Will Beating ISIS Abroad Prevent Another Orlando?

CNN/Stylemagazine.com Newswire | 6/14/2016, 11:59 a.m.
ISIS in recent weeks has suffered significant battlefield setbacks in Syria, Iraq and Libya, but questions remain whether the counter-ISIS ...
gay nightclub in Orlando, Florida was the scene early Sunday, June 12, 2016 of the worst terror attack in U.S. history since 9/11.

By Barbara Starr and Ryan Browne


WASHINGTON (CNN) -- ISIS in recent weeks has suffered significant battlefield setbacks in Syria, Iraq and Libya, but questions remain whether the counter-ISIS military campaign can reduce the likelihood of terrorist attacks like Sunday morning's deadly Orlando massacre that killed 49 people.

Whether ISIS' territorial losses will have a major impact on terrorist activity in the West may largely depend on whether the attacks are "inspired" or "directed" by ISIS.

If ISIS hopes to be able to directly order attacks against the West and other targets, it will need to be able to maintain control of territory in Iraq and Syria as key safe havens, according to a U.S. official directly familiar with the latest analysis on the organization.

"It has to have territory," the official said. The control of territory gives the organization a specific ability to bring in fighters, train and equip them and send them back out to execute attacks, the official said.

The U.S. assessment is that ISIS understands the critical needs for a safe haven inside Syria and Iraq, even as it is losing territory in both places. The official notes a "virtual caliphate" -- essentially simply operating in cyberspace will not give ISIS the full battlefield oriented capability it needs.

The November 2015 Paris attacks that killed more than 100 people is an example of a directed attack.

Abdelhamid Abaaoud, the mastermind behind the deadly November Paris attacks, had been an ISIS operative, directly instructed and trained in assault tactics in Syria-based ISIS training camps.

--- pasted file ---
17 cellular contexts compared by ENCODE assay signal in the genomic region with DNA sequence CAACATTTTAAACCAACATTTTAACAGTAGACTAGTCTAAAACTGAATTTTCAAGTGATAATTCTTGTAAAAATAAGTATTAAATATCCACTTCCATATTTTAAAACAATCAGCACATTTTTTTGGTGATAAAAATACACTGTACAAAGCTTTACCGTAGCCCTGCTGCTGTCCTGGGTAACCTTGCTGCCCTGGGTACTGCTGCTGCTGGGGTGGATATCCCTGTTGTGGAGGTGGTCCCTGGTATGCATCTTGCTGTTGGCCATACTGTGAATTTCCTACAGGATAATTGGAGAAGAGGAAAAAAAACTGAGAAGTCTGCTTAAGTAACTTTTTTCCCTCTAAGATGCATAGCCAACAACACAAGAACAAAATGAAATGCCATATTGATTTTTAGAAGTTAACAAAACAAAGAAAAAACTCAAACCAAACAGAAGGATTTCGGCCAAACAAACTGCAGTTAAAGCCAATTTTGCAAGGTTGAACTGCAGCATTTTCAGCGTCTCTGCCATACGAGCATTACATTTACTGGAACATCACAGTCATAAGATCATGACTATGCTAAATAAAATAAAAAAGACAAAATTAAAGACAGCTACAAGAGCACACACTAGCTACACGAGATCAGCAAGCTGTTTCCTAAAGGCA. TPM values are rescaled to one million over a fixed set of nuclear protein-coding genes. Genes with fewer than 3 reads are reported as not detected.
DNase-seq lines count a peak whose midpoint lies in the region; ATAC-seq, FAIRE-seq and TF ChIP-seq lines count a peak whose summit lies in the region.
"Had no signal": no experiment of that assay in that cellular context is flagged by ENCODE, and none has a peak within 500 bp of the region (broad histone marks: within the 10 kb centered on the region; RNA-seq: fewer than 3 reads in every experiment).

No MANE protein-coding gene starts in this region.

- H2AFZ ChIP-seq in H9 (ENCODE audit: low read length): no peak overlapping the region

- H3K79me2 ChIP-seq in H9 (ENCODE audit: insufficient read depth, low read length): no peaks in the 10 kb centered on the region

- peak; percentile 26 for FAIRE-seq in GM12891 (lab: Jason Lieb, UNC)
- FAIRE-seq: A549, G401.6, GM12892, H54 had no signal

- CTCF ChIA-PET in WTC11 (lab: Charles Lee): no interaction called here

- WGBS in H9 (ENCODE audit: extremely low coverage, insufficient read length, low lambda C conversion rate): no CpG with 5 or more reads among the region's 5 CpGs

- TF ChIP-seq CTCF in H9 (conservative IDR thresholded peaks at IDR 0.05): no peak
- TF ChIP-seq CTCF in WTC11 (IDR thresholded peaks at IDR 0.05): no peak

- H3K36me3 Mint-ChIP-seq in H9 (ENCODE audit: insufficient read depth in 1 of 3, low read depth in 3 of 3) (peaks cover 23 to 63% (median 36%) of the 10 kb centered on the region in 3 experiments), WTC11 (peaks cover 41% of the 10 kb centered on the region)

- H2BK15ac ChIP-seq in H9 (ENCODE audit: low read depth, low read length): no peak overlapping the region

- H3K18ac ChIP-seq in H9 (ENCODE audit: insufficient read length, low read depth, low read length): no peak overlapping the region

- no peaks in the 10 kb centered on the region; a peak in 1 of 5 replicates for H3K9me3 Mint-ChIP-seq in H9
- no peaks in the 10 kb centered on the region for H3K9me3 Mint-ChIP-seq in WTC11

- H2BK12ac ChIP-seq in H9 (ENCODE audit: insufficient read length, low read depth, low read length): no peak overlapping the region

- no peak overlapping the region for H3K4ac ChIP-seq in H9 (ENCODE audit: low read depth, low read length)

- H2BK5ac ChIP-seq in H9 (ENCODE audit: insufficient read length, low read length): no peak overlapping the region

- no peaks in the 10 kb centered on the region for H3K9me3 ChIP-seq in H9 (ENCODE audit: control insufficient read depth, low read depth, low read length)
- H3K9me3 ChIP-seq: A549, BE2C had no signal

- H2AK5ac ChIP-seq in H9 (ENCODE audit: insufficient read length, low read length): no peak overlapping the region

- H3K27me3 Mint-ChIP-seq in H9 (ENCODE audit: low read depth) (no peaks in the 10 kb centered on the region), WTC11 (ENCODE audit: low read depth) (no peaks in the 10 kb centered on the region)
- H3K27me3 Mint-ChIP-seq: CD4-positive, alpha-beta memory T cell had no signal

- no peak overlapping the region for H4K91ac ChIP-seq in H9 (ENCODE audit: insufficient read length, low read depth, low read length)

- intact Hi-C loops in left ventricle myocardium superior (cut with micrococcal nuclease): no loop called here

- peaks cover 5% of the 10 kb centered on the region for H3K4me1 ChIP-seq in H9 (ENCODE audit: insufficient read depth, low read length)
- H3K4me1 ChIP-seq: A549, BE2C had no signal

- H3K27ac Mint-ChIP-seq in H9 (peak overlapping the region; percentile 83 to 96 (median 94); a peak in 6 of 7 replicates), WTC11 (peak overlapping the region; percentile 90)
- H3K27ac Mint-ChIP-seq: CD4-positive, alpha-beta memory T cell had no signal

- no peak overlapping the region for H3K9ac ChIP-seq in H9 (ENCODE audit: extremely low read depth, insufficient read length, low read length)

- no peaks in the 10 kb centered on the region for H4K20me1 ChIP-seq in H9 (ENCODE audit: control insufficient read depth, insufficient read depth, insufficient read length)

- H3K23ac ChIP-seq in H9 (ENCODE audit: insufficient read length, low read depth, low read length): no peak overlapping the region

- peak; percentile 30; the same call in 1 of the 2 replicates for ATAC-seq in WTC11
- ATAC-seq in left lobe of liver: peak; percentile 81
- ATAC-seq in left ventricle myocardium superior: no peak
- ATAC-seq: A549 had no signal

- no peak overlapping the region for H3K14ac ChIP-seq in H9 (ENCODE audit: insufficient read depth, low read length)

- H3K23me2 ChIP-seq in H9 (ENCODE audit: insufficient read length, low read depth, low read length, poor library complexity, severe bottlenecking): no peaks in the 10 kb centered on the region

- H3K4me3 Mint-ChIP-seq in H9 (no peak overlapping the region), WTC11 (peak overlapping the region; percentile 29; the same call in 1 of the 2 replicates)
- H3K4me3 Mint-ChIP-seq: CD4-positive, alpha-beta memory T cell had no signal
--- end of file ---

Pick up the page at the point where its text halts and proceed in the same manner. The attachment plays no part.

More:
The liberation of ISIS-held territory would curtail ISIS' ability to launch these types of terrorist operations.

It's one of the reasons the U.S. believes ISIS is putting up a major effort to defend Manbij and surrounding areas, an area where the U.S. believes external attacks have been planned and ordered.

But officials say there is no evidence that Saturday's attacker, Omar Mateen, had received any formal training or direction form ISIS.

"We see no indication that this was a plot directed from outside the United States," FBI Director James Comey said in a press conference Monday, adding that investigators were still looking into how the attacker was radicalized.

Juliette Kayyem, the former assistant secretary for Intergovernmental Affairs at the Department of Homeland Security, told CNN's Jake Tapper that "there appears to be no evidence yet of some directed attack."

Phillip Mudd, a CNN counterterrorism analyst, said there were significant differences between the Orlando and Paris attacks, telling Tapper, "This does not look like Paris."

He noted that the although the intelligence community faces challenges in tracking terrorists moving from training camps in Syria back to the West, he said it "is more difficult in some ways" to stop inspired attacks by self-radicalized individuals due to the absence of any communication patterns or co-conspirators.

Kayyem also described Saturday's attack as a "lone wolf scenario, someone who is inspired" by ISIS' ideology but not under its operational control.

"That may mean little to most people because there are 50 people dead but it does impact how law enforcement will treat this case," she said.